"The 411"

My photo
A small, luminous portal, somewhere on the western edge of the Atlantic, northern hemisphere, 3rd rock from the Sun
When I was about 7 years of age, I stood in the middle of Robin's Field Primary School's playground on a glorious, cloudless, autumn day in London. Gazing up, a burst of ceruleun sky seared through me. I had been awakened from a deep, protective state of numb. Future decades jerked me back & forth on the teeter- totter of life. Great ups, miserable downs, nanoseconds of breathtaking joys, infinite hours deep inside pain. A couple of years ago, I began to hit the mercurial Wall o' Menopause. True to self, I went at it, head first, in a pool of icy hot sweat, the proverbial sledge hammer. Spiritually & emotionally, I was drained. Empty. As in "this well was D-R-Y." Of everything. Time passed & I began waking up again - just like on the playground. In reality, I must say, I really like this side of 50. "The best is yet to come ... "

Sunday, December 21, 2008

Memories of Chanukah

Ever since I can remember, the tradition of  Chanukah centered around the menorah at my grandmother, Mimi's flat while growing up in London.  
I loved it when Mimi would say the blessings then light the candles. What made Mimi's menorah special was because, when wound up,  it played the traditional song of Chanukah "Rock of Ages" - "Ma'oz Tzur".  I never really remember all the words but both my Mother and Grandmother would go into a type of trance singing chorus after chorus until the song slowed down to a single, dwindling, plucked note.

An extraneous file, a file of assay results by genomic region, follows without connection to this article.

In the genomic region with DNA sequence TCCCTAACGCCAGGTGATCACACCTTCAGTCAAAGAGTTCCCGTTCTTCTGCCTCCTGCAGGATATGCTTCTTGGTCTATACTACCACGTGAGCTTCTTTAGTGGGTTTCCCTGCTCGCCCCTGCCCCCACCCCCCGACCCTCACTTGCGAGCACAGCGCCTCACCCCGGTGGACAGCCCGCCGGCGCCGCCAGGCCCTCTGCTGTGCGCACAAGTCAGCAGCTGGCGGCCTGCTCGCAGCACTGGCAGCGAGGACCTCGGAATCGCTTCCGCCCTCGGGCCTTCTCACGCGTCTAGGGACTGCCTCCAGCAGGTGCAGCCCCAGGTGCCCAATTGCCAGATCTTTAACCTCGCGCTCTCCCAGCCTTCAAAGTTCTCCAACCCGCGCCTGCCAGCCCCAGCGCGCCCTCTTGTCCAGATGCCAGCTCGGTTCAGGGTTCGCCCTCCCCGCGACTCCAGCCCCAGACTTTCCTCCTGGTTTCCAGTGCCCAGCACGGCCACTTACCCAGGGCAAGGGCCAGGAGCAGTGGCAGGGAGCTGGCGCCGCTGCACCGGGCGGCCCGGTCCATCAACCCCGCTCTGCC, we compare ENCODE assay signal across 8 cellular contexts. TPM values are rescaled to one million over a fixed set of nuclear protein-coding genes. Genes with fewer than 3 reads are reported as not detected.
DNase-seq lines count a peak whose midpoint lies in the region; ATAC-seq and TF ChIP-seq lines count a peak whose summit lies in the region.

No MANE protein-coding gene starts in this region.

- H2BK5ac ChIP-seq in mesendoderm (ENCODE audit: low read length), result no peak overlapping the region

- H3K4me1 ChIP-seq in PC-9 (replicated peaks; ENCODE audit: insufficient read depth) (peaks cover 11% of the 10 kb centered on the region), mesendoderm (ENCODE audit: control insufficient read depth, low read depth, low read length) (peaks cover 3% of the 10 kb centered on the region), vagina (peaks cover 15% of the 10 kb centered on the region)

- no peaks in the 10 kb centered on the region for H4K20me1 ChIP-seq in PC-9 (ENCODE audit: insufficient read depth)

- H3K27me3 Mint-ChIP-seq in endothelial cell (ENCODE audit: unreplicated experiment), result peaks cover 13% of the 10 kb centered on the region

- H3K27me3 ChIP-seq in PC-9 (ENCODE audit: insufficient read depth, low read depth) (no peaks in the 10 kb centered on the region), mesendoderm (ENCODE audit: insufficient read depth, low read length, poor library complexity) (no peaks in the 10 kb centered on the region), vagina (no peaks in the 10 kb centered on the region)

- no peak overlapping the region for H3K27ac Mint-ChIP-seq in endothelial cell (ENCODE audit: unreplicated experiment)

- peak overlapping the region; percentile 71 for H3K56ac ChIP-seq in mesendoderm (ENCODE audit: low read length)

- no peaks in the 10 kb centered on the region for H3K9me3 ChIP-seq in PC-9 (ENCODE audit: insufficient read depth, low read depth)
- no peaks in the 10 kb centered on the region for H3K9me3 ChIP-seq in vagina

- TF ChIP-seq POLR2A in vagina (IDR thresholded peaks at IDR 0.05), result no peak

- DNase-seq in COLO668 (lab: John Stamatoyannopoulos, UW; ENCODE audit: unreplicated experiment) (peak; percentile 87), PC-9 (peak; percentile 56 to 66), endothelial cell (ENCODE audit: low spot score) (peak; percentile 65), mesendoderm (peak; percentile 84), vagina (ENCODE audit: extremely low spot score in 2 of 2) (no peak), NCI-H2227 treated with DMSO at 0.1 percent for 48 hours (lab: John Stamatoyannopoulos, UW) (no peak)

I also love the Manischewitz wine - when "traditions" got boring, a few more sips for God & angels & I was a happy little camper among predominantly septuagenarians.

When I started a family of my own, Mimi passed her menorah on to me.  It is certainly one of my most treasured gifts.  It still remains seasoned like a good frying pan, imbued with decades of "mishpaha" - family. "Naches" - Joy.   Love.  Togetherness.  Tradition.

As I lit the candle this evening, I again felt myself transported back to a place in time where the walk to the front door through the garden was a siren-like temptation of heady aromas from slow, simmering soul foods, the sounds of long departed family friends,  laughing & arguing, a time when I could afford to always eat the last matzo balls, or brisket,  piece of fresher than fresh challah bread or Mimi's magnificent apple strudel.

Halcyion days.

I hope inadvertently, I may have stumbled over a few traditions that our children will one day recall with the same warmth & affection that I do.

I miss Mimi so much, but never as much as over these holidays, which she loved so very much.

Wishing everyone happiness as religions of the world converge at this time of the year.


1 comment:

Linda at Lime in the Coconut! said...

...And to you, Beautiful. Lacheim (did I properly butcher that?)